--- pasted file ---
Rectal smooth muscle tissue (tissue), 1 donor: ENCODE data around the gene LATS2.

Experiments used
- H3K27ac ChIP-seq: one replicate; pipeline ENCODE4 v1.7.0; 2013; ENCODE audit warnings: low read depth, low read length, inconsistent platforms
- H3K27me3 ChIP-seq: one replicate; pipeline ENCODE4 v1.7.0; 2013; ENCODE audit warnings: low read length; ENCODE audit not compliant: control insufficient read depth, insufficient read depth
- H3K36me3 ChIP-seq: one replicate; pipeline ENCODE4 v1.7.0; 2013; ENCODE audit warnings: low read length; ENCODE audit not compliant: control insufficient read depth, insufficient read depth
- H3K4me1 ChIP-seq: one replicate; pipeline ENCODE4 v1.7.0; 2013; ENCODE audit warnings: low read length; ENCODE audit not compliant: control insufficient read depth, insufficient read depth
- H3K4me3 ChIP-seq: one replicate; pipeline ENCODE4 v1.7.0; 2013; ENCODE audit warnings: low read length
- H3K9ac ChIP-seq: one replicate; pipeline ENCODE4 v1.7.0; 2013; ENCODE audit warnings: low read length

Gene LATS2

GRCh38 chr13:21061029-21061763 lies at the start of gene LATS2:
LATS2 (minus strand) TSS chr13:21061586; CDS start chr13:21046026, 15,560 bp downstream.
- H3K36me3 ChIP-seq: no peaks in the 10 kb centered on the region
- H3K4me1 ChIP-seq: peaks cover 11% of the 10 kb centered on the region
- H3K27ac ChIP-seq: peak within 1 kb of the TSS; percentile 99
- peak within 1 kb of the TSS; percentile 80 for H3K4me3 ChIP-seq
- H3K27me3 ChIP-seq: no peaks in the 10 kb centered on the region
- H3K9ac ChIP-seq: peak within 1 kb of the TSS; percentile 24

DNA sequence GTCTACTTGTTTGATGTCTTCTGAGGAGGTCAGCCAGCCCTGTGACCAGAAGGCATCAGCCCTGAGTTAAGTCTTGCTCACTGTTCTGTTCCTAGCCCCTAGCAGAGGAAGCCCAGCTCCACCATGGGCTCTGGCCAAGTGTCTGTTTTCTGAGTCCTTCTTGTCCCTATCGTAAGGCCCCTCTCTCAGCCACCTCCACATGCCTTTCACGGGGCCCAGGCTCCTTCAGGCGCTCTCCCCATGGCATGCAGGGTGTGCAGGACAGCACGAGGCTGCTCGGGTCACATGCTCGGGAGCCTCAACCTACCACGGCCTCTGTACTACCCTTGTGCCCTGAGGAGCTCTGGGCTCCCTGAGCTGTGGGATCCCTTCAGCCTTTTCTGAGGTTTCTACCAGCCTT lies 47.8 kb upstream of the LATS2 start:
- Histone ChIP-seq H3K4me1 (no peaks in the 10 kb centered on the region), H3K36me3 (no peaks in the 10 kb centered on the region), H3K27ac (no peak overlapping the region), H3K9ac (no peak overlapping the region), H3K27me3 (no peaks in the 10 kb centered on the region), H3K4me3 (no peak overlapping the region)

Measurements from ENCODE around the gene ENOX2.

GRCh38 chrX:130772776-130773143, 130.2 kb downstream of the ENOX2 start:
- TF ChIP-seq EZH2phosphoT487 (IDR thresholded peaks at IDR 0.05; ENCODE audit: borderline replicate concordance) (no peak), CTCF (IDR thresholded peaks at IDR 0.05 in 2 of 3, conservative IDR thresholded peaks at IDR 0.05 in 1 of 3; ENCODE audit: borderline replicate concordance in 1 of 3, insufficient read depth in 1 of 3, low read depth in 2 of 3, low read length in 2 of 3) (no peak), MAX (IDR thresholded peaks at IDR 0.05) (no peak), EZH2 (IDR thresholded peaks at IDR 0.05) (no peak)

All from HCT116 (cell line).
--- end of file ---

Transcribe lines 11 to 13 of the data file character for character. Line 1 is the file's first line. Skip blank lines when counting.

LATS2 (minus strand) TSS chr13:21061586; CDS start chr13:21046026, 15,560 bp downstream.
- H3K36me3 ChIP-seq: no peaks in the 10 kb centered on the region
- H3K4me1 ChIP-seq: peaks cover 11% of the 10 kb centered on the region